2 Answers 2



are the centers of the division rings Galois over $k$

A finite dim'l $k$-algebra $A$ is split provided $\operatorname{End}_A(S) = k$ for every simple $A$-module $S$.

[This terminology is consistent with that used in other contexts -- $A$ is split just in case the reductive quotient of the "unit group" $A^\times$ is a split reductive algebraic group over $k$.]

Suppose that $k$ is perfect and that $A_\ell = A \otimes_k \ell$ is a split $\ell$-algebra for a finite, separable extension $\ell \supset k$. Then we have the following:

$(*)$ If $S$ is a simple $A$-module, the center $Z$ of the division $k$-algebra $\operatorname{End}_A(S)$ is a subfield of $\ell$.

To see this, I claim first that $\operatorname{End}_A(S) \otimes_k \ell$ is a split semisimple $\ell$-algebra. Indeed, since $k \subset \ell$ is separable, the $A_\ell$-module $S \otimes_k \ell = S_\ell$ is semisimple, say $S_\ell = \bigoplus_i S_i$ as $A_\ell$-module, where $S_i$ is the $T_i$-isotypic component of $S_\ell$ and where $T_i$ are distinct simple $A_\ell$-modules. Since by assumption $\operatorname{End}_{A_\ell}(T_i) = \ell$, we see that $$\operatorname{End}_A(S) \otimes_k \ell \simeq \operatorname{End}_{A_\ell}(S_\ell) = \prod_i \operatorname{End}_{A_\ell}(S_i)$$ is a product of full matrix algebras over $\ell$. Now observe that the center of a split semisimple $\ell$-algebra is a a split commutative etale $\ell$-algbra $\ell \times \cdots \times \ell$. Assertion $(*)$ now follows.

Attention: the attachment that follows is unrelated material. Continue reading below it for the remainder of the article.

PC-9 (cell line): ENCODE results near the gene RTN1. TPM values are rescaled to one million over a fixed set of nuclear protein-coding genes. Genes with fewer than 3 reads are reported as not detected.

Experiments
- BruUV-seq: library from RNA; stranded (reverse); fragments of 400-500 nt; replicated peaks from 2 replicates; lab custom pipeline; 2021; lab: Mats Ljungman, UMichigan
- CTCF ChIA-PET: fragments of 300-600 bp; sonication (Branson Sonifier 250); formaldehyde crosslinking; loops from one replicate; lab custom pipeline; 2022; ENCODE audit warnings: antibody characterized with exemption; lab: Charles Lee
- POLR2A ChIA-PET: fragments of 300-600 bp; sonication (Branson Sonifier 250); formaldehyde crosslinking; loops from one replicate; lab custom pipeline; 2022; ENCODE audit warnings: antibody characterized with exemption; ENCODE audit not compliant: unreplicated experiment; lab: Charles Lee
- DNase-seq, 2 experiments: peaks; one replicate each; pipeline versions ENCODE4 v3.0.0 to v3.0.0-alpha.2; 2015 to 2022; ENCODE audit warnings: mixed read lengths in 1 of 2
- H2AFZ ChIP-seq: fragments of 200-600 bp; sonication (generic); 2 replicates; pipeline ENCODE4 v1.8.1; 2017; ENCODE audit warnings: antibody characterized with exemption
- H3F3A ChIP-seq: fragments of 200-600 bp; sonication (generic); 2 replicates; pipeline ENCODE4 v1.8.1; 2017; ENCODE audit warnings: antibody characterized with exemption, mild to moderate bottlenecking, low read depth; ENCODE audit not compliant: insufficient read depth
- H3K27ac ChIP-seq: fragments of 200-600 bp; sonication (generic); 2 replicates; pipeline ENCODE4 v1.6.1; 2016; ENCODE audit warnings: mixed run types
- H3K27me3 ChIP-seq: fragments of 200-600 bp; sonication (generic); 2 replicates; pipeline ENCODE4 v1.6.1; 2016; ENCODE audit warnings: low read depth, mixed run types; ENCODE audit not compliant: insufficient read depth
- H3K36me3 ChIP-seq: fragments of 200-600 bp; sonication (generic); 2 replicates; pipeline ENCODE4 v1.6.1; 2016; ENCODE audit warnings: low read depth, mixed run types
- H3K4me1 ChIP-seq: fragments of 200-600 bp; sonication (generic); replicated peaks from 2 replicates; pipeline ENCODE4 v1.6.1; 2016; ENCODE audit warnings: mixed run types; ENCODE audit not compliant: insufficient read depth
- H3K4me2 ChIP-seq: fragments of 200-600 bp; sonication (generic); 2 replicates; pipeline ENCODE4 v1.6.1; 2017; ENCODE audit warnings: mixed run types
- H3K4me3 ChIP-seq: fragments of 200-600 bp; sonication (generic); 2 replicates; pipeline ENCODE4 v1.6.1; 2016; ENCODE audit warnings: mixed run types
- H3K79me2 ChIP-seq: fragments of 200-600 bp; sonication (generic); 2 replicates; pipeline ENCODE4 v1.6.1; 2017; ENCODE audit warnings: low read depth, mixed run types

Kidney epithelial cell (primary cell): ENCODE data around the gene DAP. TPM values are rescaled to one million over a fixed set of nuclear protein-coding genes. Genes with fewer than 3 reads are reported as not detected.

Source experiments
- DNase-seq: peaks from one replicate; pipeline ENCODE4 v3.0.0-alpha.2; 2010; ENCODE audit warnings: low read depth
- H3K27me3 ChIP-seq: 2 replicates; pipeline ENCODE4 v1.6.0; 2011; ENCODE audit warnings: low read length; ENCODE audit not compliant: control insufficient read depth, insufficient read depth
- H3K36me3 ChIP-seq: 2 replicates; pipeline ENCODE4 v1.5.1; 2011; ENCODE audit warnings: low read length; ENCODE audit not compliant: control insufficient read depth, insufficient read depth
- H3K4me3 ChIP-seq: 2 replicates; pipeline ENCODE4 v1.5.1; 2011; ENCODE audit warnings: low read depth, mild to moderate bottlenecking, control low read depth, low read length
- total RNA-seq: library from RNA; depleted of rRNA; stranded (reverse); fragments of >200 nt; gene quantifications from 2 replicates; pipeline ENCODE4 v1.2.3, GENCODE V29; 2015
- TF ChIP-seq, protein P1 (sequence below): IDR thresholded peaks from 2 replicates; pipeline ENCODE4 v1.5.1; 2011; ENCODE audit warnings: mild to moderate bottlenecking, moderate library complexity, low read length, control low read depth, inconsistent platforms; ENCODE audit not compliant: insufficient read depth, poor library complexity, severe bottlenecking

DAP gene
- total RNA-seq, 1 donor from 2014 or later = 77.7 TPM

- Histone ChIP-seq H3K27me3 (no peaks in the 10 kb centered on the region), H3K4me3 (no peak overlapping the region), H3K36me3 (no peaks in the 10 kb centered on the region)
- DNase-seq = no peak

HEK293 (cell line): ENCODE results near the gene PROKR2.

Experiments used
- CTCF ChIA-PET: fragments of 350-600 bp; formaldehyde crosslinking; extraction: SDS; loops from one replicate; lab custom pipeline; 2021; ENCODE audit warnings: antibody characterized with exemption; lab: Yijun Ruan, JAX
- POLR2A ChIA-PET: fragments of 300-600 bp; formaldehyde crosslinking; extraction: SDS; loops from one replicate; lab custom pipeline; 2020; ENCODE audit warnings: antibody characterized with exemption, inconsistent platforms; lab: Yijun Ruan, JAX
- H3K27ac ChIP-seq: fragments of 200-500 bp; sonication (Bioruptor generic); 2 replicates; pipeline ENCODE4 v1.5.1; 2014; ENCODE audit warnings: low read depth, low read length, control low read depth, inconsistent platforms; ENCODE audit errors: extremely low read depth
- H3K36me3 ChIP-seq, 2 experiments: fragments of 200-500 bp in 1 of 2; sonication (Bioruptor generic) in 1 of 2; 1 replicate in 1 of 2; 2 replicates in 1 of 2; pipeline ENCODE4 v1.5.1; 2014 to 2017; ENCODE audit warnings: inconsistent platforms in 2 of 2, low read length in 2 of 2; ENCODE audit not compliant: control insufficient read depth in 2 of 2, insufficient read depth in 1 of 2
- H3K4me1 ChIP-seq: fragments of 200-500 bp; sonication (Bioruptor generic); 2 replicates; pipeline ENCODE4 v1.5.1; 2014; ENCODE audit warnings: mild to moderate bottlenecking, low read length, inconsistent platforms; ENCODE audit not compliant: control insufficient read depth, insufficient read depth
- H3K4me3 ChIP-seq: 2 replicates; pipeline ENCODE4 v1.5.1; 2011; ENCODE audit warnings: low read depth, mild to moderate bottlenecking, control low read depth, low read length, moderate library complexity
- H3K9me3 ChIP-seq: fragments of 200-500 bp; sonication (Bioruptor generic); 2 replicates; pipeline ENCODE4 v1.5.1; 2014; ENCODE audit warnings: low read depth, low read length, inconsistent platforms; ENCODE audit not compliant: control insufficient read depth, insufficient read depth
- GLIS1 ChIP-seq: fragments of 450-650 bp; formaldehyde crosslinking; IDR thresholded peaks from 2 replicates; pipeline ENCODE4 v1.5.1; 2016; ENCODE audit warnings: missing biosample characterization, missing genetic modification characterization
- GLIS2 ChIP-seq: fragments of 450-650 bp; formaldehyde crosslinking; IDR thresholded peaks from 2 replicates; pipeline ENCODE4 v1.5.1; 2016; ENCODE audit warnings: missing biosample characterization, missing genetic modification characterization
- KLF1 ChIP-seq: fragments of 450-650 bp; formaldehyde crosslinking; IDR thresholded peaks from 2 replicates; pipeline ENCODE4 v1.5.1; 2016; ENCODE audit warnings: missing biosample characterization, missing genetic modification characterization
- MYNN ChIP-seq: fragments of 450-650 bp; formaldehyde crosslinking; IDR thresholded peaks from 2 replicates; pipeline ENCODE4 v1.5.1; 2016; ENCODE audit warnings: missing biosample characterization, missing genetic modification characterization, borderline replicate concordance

Apply this to $A = kG$ for a finite group $G$. By Torsten's comment (following Emerton's answer) we may suppose $k$ to be perfect. Then $A \otimes_k \ell$ is split for an Abelian extension $\ell$ of $k$ -- a suitable $\ell$ can be obtained by adjoining to $k$ enough roots of unity. It follows that $Z$ is always Galois over $k$ (for $A = kG$).

  • $\begingroup$ Sounds interesting. Typo: End_k (S) = k should be End_A (S) = k. Also, I suppose A (X)_k l should be split as l-algebra, not as k-algebra? $\endgroup$ Jul 18, 2010 at 22:54
  • $\begingroup$ I don't see how you conclude that $\left(\mathrm{End}_AS\right)\otimes_k\ell$ is a split semisimple $\ell$-algebra, but I'll come back to this later when I have more time to seriously think about it (have to prepare talk about something quite different). $\endgroup$ Jul 18, 2010 at 23:00
  • $\begingroup$ Thanks for typo-spotting. Perhaps the edited version is clearer re: split semisimplicity? $\endgroup$ Jul 18, 2010 at 23:46